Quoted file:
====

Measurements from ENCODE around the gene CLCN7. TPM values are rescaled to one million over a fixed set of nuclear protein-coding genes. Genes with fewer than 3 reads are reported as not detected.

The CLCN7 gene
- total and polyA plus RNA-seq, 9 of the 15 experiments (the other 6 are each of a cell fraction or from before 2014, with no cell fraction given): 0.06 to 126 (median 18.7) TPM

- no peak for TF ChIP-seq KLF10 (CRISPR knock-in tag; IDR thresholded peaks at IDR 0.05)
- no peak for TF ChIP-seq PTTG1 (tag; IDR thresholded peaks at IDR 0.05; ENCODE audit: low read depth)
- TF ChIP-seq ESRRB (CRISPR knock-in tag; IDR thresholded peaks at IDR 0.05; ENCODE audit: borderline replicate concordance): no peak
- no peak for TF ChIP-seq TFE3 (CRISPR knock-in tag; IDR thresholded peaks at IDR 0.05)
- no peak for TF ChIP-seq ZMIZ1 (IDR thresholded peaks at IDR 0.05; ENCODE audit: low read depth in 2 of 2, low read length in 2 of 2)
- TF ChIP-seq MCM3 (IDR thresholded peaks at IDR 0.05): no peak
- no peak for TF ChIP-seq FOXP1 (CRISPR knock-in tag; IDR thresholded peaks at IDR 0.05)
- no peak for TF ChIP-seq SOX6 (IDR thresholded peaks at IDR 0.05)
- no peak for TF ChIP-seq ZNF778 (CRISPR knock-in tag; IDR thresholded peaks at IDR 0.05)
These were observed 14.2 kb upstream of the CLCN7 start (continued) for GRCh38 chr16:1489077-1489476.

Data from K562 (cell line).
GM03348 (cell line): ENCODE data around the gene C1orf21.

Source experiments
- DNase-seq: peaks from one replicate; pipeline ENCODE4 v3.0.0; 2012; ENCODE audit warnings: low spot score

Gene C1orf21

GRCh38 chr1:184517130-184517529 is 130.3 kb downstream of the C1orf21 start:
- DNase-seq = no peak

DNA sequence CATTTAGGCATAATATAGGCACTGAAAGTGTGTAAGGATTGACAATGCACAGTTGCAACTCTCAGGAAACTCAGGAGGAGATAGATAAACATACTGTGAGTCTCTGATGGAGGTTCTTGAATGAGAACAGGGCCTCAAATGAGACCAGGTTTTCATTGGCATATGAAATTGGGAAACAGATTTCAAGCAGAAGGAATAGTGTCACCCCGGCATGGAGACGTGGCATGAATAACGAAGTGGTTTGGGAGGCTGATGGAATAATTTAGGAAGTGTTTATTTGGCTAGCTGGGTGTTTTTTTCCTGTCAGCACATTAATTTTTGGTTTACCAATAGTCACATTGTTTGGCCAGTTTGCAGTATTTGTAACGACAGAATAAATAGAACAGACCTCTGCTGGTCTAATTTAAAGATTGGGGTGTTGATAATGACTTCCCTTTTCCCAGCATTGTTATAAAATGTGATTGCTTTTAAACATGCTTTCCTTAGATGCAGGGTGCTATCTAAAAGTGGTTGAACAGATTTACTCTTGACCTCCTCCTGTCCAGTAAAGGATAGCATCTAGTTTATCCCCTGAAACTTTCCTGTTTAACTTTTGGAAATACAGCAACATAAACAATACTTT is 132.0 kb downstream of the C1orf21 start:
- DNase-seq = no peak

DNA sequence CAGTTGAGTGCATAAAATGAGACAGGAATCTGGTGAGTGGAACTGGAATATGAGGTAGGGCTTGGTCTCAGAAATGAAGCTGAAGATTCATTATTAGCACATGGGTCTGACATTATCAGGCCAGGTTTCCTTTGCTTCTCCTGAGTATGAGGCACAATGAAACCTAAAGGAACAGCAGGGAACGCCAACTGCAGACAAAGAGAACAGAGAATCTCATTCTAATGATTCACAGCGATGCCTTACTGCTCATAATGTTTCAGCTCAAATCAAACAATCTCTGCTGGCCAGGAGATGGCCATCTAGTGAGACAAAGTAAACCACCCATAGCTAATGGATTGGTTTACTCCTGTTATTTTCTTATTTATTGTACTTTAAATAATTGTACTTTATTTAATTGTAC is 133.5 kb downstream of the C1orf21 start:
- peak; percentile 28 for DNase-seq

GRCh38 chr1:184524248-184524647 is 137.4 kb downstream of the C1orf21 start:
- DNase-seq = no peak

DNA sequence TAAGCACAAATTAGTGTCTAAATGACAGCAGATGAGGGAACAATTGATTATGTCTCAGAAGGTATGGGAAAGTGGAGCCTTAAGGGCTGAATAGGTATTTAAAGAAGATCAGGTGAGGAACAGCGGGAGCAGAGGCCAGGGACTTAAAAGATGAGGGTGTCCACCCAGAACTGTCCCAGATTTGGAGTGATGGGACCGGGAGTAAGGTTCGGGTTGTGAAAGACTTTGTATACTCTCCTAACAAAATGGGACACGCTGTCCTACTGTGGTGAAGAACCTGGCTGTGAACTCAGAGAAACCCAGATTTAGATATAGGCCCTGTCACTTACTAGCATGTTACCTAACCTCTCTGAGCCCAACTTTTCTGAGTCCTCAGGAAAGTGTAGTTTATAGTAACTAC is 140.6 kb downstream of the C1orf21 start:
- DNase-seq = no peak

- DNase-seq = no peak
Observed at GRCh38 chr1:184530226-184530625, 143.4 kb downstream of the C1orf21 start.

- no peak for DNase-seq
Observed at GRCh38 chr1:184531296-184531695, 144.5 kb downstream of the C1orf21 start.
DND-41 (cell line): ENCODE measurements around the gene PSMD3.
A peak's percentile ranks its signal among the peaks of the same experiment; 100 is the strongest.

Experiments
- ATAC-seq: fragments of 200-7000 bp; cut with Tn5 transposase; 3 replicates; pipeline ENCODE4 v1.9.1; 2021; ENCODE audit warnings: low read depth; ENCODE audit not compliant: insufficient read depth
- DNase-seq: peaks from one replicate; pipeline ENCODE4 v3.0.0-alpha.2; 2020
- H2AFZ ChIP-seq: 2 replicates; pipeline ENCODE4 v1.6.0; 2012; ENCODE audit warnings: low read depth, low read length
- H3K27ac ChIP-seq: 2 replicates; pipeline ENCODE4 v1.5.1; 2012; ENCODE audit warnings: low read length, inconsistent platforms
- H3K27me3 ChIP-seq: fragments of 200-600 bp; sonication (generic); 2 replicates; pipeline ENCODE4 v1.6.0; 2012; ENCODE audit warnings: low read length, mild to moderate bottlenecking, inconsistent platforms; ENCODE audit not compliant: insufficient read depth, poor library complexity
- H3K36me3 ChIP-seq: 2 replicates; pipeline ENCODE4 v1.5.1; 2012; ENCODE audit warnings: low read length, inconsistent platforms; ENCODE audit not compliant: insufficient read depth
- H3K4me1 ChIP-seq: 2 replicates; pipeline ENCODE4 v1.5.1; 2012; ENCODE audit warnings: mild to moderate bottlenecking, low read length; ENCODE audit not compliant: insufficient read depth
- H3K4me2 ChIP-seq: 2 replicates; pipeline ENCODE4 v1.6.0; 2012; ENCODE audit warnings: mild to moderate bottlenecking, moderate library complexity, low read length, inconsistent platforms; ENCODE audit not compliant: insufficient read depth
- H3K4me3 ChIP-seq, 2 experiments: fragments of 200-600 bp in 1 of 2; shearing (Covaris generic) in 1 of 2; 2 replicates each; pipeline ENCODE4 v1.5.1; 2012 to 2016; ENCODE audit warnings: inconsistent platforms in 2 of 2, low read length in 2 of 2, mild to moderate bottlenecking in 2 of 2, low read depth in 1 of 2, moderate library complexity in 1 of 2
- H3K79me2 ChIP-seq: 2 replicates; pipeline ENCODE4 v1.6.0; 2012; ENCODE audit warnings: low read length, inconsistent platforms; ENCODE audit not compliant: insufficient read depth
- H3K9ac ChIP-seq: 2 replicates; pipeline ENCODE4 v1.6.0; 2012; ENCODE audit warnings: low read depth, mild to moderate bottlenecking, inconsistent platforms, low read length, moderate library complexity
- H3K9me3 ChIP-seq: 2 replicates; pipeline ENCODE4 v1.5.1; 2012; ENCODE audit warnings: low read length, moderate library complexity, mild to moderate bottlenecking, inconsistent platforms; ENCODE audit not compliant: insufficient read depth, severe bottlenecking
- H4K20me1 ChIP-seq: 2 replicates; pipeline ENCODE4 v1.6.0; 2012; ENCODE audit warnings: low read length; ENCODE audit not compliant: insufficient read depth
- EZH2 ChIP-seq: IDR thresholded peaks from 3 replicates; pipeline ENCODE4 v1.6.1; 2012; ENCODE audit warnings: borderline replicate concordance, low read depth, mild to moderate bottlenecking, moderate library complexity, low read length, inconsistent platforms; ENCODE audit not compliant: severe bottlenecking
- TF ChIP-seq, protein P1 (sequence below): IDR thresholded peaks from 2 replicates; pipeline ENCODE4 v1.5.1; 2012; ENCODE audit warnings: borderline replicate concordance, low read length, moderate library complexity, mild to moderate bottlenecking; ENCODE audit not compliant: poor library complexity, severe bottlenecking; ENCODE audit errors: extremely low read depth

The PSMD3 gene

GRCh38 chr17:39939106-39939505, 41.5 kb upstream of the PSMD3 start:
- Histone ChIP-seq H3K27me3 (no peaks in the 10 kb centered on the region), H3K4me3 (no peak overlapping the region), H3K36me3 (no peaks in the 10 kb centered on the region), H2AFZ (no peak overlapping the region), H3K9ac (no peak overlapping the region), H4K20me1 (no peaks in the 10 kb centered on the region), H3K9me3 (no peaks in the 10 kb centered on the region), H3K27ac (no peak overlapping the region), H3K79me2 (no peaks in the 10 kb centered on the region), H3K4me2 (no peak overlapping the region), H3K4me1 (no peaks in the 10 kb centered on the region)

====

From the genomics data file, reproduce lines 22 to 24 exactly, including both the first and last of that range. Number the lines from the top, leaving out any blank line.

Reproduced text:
- DNase-seq = no peak

DNA sequence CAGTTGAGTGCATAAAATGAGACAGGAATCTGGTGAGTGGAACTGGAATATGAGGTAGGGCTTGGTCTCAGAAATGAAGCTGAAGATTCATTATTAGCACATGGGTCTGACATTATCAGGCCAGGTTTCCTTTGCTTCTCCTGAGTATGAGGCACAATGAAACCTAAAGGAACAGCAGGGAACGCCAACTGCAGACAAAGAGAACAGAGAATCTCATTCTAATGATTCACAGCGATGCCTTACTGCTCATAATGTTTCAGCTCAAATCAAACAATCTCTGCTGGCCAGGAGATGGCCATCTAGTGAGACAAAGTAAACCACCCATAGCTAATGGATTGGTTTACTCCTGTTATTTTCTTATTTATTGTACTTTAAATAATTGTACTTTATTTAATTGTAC is 133.5 kb downstream of the C1orf21 start:
- peak; percentile 28 for DNase-seq